Current Affairs Czechs develop vaccine against Lyme disease

29-01-2008 16:20 | Ruth Fraňková

The tick season here in the Czech Republic only starts in spring but the campaign against the tick-borne encephalitis has already been launched, urging people to get vaccinated on time. However, ticks also transmit another disease – Lyme disease – which can seriously harm people’s health, especially joints and the nervous system, if untreated, and no vaccine has been available so far. However, this may be about to change. A Moravian company Bioveta in cooperation with Palacký University in Olomouc has just completed the development of a vaccine against Lyme disease.

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The incidence of ticks in the Czech Republic has been on the rise in recent years. In the past ticks were common only in low-lying areas but nowadays you can find them virtually all over the country. With heightened number of ticks the number of people infected with tick-borne diseases, encephalitis and borreliosis, is increasing as well. Bioveta is already producing a vaccine against Lyme disease for cats and dogs. Now, the company may have good news for people as well. Marek Vystavěl is the marketing and sales director for Bioveta:

“The disease itself has the same etiological agent that is identical for both humans and animals. Our knowledge related to the research and production of the vaccine against Lyme disease for dogs and cats had been used as the basis of the vaccine for people. The vaccine that is being developed now should be an injection that should induce protective immunity against clinical Lyme disease.”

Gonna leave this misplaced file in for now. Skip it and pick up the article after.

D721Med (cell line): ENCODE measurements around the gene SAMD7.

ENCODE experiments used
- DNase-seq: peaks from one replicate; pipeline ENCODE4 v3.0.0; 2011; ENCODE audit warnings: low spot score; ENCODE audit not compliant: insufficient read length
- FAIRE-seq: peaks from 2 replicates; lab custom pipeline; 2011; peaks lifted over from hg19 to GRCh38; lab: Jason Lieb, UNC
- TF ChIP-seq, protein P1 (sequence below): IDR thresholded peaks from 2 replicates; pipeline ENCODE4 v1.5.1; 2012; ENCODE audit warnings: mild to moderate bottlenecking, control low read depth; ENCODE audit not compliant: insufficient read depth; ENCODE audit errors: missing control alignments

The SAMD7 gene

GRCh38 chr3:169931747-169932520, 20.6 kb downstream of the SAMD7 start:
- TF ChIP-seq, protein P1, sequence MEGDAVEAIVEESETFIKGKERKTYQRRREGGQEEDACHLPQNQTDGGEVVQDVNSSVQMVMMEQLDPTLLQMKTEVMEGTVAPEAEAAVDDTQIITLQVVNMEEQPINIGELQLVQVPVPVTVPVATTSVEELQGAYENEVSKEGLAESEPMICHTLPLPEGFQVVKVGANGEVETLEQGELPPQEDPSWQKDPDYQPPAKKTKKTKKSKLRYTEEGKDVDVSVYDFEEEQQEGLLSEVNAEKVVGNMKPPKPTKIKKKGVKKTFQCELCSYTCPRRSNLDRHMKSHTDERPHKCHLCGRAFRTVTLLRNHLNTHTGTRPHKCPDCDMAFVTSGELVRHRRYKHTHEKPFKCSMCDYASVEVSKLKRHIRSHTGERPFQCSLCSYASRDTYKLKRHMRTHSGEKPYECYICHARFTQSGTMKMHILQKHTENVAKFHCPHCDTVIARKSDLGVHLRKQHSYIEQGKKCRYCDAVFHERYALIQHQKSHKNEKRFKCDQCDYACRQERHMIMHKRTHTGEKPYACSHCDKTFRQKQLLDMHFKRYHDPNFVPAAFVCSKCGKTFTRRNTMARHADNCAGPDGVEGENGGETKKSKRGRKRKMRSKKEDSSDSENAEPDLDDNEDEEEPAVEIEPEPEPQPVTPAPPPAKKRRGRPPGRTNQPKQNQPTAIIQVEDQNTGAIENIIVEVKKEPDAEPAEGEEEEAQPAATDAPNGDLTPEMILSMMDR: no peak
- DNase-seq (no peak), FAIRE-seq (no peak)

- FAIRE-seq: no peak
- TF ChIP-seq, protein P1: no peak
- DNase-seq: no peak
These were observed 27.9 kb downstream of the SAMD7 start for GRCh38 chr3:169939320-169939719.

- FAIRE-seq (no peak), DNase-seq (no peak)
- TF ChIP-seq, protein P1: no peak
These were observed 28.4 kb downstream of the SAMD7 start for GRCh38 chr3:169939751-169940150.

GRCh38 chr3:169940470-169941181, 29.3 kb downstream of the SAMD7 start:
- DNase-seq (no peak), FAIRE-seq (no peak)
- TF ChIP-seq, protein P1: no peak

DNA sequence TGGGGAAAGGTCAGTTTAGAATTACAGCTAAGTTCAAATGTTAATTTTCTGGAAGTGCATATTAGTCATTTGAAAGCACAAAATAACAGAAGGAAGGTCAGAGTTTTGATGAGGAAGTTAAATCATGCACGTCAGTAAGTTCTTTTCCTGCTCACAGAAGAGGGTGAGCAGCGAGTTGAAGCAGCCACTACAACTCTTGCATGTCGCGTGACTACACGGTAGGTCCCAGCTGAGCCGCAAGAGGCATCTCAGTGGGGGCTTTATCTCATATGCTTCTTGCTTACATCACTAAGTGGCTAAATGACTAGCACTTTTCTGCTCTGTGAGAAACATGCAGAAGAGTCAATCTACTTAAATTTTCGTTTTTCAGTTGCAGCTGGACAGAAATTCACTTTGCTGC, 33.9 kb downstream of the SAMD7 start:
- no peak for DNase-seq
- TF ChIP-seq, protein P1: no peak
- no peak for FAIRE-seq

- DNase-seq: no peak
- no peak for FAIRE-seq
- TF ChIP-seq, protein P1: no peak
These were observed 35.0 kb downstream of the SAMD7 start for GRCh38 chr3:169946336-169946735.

The newly developed vaccine is now going through a process of verification. Marek Vystavěl again:

“The basic laboratory research has just been finalised. The results of this research are now being verified by a prestigious German institute dealing with Lyme disease. In case our results are confirmed in Germany, we will proceed to clinical and pre-clinical testing.”

If the tests are successful, Bioveta may become the first company in the world to produce a vaccine against Lyme disease. However, Mr Vystavěl says it may take a few years before it reaches the market, pointing out that clinical testing is usually a lengthy process:

“These tests are very demanding and time consuming and it’s very difficult now to estimate when the vaccine will be available but generally speaking we have to count with couple of years. We are currently looking for a strong partner who will help us not only with financing but also with some research development activities.”

Until the vaccine is available, people can only protect themselves from Lyme disease by avoiding ticks: that is, by dressing sensibly and applying insect repellents when going to high-risk areas.

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